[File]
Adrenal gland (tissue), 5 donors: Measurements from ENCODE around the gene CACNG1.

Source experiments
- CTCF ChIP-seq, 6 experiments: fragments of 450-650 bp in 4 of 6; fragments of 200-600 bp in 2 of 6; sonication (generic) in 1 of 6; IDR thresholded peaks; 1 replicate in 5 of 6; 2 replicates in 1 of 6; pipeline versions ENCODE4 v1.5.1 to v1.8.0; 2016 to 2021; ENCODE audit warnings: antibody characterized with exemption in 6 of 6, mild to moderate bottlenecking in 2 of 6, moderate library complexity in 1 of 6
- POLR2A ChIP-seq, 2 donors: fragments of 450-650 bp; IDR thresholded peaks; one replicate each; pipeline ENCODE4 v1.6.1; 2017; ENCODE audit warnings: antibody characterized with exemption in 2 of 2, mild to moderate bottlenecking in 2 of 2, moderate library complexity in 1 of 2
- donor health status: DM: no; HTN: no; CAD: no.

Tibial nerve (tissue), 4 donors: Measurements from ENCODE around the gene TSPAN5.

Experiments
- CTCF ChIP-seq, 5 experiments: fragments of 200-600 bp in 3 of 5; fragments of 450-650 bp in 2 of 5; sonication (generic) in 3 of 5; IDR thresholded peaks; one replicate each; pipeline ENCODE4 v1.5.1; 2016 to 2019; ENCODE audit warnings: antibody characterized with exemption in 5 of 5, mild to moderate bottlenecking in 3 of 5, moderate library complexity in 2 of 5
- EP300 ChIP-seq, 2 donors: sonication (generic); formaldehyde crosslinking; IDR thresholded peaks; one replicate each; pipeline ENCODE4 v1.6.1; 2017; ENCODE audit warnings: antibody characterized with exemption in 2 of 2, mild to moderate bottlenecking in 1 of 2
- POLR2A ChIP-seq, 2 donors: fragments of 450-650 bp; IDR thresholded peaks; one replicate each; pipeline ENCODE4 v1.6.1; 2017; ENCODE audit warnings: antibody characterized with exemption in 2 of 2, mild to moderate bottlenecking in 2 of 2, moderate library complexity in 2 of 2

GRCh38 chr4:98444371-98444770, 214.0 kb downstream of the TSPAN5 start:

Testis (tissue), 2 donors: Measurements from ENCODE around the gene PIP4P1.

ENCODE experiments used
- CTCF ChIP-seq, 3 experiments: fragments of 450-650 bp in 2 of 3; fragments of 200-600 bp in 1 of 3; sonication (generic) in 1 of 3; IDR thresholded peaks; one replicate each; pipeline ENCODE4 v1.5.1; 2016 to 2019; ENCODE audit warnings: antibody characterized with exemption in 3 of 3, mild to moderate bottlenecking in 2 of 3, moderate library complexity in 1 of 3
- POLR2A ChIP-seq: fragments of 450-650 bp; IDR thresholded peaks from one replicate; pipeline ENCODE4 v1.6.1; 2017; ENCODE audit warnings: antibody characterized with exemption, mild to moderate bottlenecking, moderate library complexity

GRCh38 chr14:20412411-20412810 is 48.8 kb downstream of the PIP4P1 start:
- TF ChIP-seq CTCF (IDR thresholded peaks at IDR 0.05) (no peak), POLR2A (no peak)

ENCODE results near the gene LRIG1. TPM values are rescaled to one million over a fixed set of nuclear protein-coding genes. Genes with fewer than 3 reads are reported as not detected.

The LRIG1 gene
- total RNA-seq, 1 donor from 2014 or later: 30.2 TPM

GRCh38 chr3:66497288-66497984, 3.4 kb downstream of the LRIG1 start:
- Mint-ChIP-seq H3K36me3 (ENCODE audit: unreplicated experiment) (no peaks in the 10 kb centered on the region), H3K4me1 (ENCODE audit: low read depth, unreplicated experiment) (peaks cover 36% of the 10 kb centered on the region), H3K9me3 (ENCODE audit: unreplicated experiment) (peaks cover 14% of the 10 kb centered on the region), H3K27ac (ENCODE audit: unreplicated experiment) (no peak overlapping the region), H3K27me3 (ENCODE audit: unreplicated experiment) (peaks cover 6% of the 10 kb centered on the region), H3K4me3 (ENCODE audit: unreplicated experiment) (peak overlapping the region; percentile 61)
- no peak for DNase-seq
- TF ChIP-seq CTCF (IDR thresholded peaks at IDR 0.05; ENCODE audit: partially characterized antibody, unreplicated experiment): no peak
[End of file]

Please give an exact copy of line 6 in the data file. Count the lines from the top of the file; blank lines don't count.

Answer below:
Tibial nerve (tissue), 4 donors: Measurements from ENCODE around the gene TSPAN5.